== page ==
Articles Tagged with baltimore city police

Most Experienced and Aggressive Criminal Defense Attorneys handle many cases in which the client is charged with Violation of Probation. Typically when a judge places a criminal defendant on probation, the judge will require the person to do certain things while on probation such as report to an agent, perform community service, participate in drug treatment. The probation also requires the defendant to remain law abiding and very often to be randomly tested for drug use.

If a defendant violates any of these conditions, the agent will notify the judge who will usually order a hearing to determine if he probation has been violated and very often issue a warrant for the defendant’s arrest. Many judges routinely order that the defendant be held without bail until such hearing takes place. Many attorneys wrongly assume that violations of probation are not defensible since there is no prohibition on the use of hearsay testimony and the State must only prove the violation by a preponderance of the evidence standard, not beyond a reasonable doubt as is the case in criminal trials. Many defenses are in fact viable in violations of probation including speedy trial type defenses. I successfully defended a client in a violation of probation hearing this week in Baltimore County District Court using this type of defense. Here are the facts:
Continue reading ›

I recently filed a multi-million dollar case against the Baltimore City Police Department involving an illegal and unwarranted body cavity search. Having received many inquiries since than on the law in this area, I will explain the nuts and bolts of the legality of strip searches in Maryland.

The key Maryland cases regarding the reasonableness of a strip search are State v. Nieves, 383 Md. 573 (Md. 2004) and Paulino v. State, 359 Md. 341 (Md. 2007). Both cases reiterate that it is well established both that the State has the burden of proving the legality of a warrantless search and that warrantless searches are per se unreasonable under the Fourth Amendment absent some recognized exception. Although a search incident to arrest is a recognized exception to the warrant requirement, a strip search incident to arrest is held to a much higher standard.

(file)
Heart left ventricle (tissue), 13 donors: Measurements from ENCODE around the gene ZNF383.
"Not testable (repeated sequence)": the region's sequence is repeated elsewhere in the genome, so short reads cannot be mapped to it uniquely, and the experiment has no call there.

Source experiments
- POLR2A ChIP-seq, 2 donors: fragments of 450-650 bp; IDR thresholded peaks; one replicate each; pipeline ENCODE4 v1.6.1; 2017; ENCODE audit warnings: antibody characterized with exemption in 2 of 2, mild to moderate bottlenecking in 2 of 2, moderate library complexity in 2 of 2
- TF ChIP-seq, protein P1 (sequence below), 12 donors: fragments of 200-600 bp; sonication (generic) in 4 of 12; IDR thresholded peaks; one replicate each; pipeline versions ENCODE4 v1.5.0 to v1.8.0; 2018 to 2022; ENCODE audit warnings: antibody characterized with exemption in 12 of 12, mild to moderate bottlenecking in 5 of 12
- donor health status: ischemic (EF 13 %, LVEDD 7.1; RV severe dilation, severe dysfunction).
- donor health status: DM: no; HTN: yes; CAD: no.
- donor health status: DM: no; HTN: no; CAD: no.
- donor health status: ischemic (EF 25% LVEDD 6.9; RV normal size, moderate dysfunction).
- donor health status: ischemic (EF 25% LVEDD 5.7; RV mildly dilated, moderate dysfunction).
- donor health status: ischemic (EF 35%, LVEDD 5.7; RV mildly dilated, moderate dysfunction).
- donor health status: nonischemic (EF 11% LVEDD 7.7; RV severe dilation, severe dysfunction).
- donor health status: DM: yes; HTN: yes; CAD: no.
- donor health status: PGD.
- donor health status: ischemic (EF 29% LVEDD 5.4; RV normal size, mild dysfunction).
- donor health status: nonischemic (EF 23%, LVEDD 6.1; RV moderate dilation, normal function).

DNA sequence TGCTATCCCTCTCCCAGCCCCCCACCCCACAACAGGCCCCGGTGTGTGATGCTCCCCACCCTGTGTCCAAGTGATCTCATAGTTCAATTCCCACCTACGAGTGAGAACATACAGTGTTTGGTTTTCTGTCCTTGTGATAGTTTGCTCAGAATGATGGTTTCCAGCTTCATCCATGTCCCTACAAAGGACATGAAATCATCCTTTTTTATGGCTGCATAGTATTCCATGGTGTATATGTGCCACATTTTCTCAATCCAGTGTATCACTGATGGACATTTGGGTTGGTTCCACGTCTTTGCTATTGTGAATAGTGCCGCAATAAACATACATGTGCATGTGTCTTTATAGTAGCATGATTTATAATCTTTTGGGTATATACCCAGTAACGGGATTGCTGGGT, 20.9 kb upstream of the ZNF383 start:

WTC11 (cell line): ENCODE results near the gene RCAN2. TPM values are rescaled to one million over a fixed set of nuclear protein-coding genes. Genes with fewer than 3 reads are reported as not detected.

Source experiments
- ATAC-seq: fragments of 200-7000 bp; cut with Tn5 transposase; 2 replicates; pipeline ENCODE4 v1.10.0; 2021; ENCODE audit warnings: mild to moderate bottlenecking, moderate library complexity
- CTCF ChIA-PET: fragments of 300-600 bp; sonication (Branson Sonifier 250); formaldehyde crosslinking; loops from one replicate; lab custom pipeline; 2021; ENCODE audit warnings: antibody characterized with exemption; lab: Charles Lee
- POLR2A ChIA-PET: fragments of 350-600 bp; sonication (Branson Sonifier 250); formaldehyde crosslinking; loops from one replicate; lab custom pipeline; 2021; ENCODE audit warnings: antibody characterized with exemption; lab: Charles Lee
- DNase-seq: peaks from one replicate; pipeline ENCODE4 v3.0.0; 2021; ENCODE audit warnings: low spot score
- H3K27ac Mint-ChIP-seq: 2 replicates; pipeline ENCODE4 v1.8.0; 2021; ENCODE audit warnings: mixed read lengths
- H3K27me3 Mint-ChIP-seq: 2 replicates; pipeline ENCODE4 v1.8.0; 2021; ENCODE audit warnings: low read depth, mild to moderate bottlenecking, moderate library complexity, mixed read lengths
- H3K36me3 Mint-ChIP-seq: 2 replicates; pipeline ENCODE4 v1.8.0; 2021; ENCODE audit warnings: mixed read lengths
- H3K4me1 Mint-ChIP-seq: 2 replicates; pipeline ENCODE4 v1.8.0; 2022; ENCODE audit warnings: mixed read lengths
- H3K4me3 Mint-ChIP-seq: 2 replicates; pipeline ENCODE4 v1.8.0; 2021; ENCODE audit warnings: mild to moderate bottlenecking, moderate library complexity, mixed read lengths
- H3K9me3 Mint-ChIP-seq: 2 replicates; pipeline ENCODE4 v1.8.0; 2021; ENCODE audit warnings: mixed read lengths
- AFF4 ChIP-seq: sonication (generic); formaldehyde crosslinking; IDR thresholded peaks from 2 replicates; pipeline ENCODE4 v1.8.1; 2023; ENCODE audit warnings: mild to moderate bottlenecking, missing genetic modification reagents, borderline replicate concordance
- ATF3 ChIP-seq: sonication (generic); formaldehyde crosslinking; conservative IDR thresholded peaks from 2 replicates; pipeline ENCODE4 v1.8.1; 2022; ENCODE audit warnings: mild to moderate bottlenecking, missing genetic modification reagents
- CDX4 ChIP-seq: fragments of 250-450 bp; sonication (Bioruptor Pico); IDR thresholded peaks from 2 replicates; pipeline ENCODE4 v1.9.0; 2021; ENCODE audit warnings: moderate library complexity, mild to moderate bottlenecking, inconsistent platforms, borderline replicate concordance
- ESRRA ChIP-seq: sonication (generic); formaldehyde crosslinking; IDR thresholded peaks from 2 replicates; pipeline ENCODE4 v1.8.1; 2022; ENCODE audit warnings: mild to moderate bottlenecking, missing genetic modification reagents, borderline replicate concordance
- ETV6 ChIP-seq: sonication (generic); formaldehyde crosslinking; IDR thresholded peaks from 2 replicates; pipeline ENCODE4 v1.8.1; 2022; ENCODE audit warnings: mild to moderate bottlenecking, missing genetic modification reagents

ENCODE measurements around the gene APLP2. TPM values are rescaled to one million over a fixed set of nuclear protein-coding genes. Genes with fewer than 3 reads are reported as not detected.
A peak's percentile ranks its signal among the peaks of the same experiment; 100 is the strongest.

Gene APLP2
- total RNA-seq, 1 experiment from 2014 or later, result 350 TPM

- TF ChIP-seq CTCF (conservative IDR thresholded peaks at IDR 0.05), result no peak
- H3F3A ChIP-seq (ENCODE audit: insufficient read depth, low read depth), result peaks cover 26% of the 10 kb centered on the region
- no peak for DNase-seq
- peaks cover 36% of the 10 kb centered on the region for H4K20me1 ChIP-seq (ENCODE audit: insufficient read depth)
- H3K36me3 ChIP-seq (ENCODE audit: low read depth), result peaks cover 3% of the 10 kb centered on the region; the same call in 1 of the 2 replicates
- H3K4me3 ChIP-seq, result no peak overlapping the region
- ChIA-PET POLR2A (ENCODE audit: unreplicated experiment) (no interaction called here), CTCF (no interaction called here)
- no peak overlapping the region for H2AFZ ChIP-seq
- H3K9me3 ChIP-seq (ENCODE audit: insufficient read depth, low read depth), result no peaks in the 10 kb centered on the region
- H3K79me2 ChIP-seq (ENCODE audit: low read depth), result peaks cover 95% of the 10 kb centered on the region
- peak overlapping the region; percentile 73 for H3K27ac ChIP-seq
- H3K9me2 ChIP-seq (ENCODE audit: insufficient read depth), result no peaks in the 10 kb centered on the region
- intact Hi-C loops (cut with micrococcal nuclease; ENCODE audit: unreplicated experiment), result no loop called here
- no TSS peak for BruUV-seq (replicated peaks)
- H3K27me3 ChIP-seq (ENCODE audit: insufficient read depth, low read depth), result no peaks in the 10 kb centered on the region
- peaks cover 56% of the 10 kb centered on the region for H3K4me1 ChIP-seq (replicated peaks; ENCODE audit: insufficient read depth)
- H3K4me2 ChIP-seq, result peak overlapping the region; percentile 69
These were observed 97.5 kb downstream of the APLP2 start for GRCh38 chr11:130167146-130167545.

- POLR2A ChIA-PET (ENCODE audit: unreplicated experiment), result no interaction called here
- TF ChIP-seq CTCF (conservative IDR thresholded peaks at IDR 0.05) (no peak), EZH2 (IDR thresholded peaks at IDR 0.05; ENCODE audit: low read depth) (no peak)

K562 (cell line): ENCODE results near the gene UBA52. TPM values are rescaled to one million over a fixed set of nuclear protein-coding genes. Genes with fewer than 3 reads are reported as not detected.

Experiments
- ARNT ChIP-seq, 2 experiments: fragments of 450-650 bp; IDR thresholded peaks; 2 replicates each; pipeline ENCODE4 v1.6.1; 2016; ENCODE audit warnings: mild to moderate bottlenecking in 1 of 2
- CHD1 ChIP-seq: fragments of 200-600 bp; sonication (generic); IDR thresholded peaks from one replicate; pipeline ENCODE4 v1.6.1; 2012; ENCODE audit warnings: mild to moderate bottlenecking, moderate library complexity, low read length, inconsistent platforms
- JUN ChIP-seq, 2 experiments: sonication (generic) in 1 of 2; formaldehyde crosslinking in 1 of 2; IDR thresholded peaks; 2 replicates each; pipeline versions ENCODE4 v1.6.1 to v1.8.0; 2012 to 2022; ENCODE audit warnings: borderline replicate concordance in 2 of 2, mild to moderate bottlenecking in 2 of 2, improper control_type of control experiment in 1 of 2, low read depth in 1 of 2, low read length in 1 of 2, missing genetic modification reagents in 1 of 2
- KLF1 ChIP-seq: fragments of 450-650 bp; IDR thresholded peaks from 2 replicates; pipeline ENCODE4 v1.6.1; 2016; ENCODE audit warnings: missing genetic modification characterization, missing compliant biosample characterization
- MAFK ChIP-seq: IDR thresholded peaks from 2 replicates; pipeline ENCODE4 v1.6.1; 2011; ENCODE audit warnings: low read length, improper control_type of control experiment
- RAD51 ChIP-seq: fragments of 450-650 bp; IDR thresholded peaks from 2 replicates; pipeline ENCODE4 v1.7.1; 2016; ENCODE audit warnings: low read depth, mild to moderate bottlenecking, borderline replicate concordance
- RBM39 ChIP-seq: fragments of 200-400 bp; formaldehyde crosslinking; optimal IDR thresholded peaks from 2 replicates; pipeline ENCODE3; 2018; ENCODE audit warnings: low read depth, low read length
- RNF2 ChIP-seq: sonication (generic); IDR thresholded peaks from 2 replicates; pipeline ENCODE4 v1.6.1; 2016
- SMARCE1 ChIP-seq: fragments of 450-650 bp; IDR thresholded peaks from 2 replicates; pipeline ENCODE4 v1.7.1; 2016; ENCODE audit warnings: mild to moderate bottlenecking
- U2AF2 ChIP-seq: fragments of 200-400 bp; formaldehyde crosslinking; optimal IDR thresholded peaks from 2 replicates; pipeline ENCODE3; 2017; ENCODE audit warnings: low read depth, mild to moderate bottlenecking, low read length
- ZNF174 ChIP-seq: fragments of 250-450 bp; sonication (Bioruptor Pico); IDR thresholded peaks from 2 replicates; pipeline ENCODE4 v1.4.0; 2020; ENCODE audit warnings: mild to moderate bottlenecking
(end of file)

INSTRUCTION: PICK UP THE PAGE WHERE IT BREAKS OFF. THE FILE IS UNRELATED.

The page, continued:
The Nieves court held that the reasonable, articulable suspicion standard applies in the strip search incident to arrest context. Nieves, 383 Md. at 596. While strip searches for felony arrests may always be justifiable, strip searches following arrests for minor offenses are generally ‘found wanting’, unless the officer had information that would have led to a reasonable suspicion that the person was carrying weapons or contraband at the time of the arrest. Id. at 592. Nieves was arrested for traffic offenses that included driving on a suspended license, negligent driving, failure to control speed, and giving false accident information. The court found that a strip search following Nieves’ arrest was not reasonable because the nature of the traffic violations for which he was arrested failed to create a suspicion that he was carrying weapons or contraband. Id. at 596. The justification for the search of Nieves based on his prior drug offenses and the fact that he was driving a car whose owner was associated with drugs was also found lacking. The court held that allowing a strip search based on prior drug arrests would amount to allowing a search based on a person’s status, rather than an individualized assessment of the circumstances. Id. at 597.
Continue reading ›

Contact Information